After looking at brochures for the Oasis, Yosvani Alfonso thought he was buying into a luxurious “urban-tropical” lifestyle when he slapped down a $106,180 preconstruction deposit for a condo overlooking the Caloosahatchee River in downtown Fort Myers. Now he’s using laws against swampland land schemes to get his money back.
The developer of the Oasis, the Related Group, once the biggest luxury condo builder in the state where it has built 60,000 units, planned five 32-story condo towers in a “private tropical paradise” on 17 acres of land. Alfonso expected lavish amenities, including five infinity-edge pools, a tennis center and a marina.
But the condo market crashed, and only two towers have been built.
Now Alfonso is among hundreds of condo buyers in the Sunshine state claiming developers didn’t deliver on promises and suing to get his deposit back. As buyers and their lawyers sift through the ruins of the condo market, they are using old laws in creative new ways that are being tested in courts. To recover Alfonso’s deposit, his attorney, Jared Beck of Miami, is testing the temper of a 1968 law, the Interstate Land Sales Full Disclosure Act, which Congress originally passed to protect consumers from Florida swampland scams.
Congress passed ILSA to prevent fraud or abuse by requiring developers to make disclosures about the project in a “property report” that buyers see before they sign a sales contract. If the developer doesn’t deliver on his promises, the buyer has some rights to back out of the contract.
“We’re really in a period of uncertainty — not just in terms of the real estate market itself but also the legal consequences of the downturn,” said Beck.
Beck said in good times, when such consumer disclosure laws are not needed, their reach is not tested. Now in a crunch, Beck expects a new body of case law to evolve.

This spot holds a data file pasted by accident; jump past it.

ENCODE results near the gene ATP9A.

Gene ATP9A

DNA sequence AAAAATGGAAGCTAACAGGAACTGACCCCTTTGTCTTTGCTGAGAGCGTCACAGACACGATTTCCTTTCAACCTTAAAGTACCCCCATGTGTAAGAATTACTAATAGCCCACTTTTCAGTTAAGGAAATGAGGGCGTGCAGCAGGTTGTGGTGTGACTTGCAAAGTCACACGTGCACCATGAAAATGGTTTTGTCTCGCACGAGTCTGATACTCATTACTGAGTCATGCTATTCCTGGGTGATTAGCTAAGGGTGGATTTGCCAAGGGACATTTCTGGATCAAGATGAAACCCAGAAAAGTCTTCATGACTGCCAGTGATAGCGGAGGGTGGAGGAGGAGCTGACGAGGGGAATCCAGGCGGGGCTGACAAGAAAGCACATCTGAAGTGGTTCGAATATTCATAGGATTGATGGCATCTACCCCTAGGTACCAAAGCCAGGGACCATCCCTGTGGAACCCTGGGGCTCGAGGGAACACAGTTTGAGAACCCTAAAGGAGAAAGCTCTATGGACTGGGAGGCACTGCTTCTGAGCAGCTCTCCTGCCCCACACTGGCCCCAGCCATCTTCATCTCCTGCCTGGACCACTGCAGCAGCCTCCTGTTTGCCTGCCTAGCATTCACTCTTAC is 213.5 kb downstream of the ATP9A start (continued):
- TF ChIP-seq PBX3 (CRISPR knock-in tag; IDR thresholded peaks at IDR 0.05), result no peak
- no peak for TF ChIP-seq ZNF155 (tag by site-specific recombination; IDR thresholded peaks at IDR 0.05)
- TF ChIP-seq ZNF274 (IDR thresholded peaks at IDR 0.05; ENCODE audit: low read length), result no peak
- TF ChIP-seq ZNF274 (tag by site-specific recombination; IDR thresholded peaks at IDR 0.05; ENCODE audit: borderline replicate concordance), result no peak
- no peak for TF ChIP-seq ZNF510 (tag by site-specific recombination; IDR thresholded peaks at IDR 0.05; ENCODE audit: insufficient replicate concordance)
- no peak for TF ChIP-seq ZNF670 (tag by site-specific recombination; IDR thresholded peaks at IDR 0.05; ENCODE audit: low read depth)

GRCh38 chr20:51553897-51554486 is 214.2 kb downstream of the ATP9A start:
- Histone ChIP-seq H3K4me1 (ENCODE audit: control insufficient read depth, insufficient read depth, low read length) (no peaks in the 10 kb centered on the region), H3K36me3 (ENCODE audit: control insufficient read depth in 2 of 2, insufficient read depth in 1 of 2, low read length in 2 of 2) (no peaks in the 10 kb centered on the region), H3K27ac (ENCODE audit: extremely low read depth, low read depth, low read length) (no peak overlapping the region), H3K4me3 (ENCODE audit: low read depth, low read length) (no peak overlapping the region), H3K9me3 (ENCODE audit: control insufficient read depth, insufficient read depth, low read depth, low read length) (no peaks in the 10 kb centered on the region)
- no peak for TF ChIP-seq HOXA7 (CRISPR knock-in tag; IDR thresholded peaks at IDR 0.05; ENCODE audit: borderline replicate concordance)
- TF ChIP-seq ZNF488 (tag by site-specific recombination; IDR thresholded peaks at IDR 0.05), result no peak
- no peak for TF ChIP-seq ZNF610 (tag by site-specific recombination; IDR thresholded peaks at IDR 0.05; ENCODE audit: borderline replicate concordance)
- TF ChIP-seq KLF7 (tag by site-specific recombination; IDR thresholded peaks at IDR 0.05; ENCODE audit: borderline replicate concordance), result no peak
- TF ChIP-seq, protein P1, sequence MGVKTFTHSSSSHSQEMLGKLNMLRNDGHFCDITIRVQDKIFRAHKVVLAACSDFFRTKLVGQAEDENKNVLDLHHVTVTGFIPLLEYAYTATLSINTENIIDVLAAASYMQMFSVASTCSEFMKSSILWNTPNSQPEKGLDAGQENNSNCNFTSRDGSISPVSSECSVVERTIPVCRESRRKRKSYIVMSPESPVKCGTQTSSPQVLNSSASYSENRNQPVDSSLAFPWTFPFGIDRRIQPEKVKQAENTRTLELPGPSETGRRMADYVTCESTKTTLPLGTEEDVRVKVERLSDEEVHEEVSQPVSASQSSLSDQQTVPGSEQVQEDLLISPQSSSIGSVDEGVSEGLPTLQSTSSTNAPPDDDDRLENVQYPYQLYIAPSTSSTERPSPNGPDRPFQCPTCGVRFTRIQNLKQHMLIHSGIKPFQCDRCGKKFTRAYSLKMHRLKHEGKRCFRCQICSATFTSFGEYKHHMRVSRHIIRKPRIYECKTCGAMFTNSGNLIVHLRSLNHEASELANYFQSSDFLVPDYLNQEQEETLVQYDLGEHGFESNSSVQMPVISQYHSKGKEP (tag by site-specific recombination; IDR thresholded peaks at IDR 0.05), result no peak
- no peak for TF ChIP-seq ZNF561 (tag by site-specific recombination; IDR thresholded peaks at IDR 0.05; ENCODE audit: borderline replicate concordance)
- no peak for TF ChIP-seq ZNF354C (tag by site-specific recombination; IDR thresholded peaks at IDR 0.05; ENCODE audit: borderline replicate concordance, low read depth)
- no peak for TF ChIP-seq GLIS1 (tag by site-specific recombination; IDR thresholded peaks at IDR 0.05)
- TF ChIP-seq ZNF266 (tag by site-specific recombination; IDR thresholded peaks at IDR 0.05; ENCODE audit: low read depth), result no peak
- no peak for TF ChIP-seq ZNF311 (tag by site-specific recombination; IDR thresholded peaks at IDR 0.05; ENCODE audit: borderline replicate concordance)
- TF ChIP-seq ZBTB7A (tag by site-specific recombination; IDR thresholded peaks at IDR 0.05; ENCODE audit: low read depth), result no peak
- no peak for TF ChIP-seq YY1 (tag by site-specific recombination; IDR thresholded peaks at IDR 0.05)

“Courts are looking at some issues for the very first time. There are different courts and different findings, but it will all sort out,” he said.
Hollywood Attorney Ed Pfister, who represented the developer of Miami’s Opera Tower in a landmark ILSA decision last August, said “These people bought at the height of the market and now that the market is down, they are flyspecking the contracts for any language they can use to get out of the contracts and get their deposits back.”
Pfister said “People are looking for ‘gotcha language’ to try to get out of their contracts. A lot of the people doing this are flippers who put down deposits, sometimes on several units at the height of the market. The market is down and they aren’t going to make anything if they flip so they are trying to get out of what they promised to do. There is no merit to their claims.”
Pfister successfully defended Tibor Hollo, developer of the 635-unit Opera Tower, against 29 condo buyers who claimed false advertising under ILSA when they were promised an “Olympic-style” pool and other condo-community amenities that were not delivered.
U.S. District Judge Patricia Seitz ruled in the developer’s favor, saying that individual contracts that spell out the project trump any advertising materials, which makes it the responsibility of the buyer to beware. In other words, if the advertising envisions an Olympic-sized pool but the contract gives the specific dimensions of something smaller, then the buyer must take note. Many would-be buyers have since taken settlements for amounts less than their deposits.
To date, Beck says the courts have given “mixed signals” about whether ILSA will favor developers or buyers.
There have also been findings that have been interpreted to help the consumer. For example, under ILSA, if a condo project is built within two years, the developer is not held to ILSA disclosures. In Harvey v. Lake Buena Vista Resort, an 11th Circuit Florida judge ruled that the buyers could recover their deposits because the developer took five days longer than ILSA’s two-year deadline to complete the condos.
As Beck continues to test laws in his fight on behalf of condo buyers who believe they have been duped, Beck believes that laws regulating real estate should be overhauled.
“People have come to see real estate investing as a sound and secure way to guarantee their futures. That idea is way out of control.”